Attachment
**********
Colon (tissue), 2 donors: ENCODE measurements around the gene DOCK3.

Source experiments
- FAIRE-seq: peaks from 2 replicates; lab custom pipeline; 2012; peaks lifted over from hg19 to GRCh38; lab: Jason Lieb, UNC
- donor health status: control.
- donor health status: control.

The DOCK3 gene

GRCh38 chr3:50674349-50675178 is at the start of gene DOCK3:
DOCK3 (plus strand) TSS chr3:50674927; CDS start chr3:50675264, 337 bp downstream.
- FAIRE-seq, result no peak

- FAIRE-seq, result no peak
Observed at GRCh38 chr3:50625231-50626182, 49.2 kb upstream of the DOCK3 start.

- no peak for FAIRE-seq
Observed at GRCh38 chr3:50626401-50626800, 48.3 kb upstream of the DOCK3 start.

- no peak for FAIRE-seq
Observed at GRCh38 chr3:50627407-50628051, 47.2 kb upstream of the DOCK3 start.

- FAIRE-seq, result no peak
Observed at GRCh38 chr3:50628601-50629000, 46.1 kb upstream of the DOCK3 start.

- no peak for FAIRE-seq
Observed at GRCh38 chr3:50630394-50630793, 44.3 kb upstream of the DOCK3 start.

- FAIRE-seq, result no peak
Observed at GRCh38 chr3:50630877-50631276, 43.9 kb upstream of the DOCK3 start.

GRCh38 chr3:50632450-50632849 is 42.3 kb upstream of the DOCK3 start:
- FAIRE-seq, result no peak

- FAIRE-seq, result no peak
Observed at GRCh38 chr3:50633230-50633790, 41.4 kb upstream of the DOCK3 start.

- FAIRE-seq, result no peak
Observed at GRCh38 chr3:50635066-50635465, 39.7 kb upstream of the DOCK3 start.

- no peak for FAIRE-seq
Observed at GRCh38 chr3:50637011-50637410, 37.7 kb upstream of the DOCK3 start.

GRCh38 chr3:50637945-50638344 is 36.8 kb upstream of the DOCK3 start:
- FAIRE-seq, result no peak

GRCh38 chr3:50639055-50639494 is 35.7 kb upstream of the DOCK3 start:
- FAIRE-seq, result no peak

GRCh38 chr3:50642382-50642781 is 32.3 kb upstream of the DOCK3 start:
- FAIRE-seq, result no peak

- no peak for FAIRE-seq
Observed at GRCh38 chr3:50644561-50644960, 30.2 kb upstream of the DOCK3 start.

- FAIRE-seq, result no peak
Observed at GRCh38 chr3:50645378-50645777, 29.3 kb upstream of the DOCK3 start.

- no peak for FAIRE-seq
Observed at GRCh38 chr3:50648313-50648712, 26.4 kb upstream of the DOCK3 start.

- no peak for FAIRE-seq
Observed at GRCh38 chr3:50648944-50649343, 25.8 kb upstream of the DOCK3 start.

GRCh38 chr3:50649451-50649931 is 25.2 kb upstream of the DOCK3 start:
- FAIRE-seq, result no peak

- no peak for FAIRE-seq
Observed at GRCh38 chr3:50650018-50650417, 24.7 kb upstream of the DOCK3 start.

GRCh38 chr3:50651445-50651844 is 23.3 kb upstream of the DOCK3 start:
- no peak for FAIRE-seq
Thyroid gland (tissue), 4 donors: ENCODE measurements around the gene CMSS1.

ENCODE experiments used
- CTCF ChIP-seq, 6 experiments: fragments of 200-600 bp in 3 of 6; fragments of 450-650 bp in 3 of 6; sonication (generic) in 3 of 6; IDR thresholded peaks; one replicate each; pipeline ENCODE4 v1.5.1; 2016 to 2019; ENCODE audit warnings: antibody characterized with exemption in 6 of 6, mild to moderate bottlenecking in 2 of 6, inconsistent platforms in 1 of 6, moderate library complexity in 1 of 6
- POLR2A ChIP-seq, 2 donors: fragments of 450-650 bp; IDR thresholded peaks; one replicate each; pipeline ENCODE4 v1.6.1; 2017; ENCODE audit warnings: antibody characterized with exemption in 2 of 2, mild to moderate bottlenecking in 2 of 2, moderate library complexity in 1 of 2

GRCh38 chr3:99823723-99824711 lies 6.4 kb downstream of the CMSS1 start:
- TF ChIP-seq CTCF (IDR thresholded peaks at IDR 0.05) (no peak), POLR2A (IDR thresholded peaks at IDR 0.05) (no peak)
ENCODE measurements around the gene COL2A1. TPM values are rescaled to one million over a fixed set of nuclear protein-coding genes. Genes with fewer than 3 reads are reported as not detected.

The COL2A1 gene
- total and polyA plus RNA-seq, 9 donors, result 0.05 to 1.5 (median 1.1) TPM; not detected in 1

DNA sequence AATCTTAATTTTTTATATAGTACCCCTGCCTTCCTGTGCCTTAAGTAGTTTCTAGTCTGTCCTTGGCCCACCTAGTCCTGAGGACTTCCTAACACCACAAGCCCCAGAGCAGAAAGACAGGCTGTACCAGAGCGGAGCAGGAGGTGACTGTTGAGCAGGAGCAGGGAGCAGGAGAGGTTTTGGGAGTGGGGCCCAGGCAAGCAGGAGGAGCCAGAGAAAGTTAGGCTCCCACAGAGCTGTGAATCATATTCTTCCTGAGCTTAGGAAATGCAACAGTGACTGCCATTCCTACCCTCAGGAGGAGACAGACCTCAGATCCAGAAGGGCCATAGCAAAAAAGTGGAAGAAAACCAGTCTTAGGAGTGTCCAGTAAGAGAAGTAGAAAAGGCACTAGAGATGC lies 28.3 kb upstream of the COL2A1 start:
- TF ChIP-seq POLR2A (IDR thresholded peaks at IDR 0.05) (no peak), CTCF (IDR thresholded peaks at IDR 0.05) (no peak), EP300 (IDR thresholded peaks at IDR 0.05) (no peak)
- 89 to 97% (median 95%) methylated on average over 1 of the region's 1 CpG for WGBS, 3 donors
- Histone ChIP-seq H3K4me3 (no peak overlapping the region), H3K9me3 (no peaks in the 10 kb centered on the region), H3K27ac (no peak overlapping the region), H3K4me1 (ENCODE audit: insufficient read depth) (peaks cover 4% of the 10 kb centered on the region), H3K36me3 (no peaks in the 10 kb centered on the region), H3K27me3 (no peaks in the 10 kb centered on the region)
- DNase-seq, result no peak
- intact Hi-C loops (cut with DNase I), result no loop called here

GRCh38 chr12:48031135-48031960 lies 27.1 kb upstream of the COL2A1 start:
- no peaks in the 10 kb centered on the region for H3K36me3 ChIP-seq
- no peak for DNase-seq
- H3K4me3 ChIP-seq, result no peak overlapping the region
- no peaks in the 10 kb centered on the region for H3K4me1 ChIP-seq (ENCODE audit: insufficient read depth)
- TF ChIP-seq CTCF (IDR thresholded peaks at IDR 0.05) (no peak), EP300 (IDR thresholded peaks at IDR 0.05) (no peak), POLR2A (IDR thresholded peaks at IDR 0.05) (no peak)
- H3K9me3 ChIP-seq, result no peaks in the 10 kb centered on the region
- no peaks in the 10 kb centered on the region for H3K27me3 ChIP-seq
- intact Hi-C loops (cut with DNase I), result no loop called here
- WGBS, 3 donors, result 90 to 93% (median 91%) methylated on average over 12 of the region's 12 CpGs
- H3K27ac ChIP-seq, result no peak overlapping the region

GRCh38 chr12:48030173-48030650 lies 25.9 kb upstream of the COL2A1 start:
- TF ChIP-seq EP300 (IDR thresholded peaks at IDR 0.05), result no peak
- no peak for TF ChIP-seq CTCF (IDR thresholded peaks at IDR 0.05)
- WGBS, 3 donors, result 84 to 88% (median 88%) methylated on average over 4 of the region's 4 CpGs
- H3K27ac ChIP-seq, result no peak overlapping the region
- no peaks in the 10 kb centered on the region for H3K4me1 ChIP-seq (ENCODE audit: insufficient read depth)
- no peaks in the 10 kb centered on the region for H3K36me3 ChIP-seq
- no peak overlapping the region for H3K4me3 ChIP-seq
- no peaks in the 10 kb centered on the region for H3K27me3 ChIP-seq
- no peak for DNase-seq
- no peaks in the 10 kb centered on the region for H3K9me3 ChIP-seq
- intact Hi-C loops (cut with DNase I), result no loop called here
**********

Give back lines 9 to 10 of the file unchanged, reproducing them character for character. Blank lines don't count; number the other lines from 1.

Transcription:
- FAIRE-seq, result no peak

- FAIRE-seq, result no peak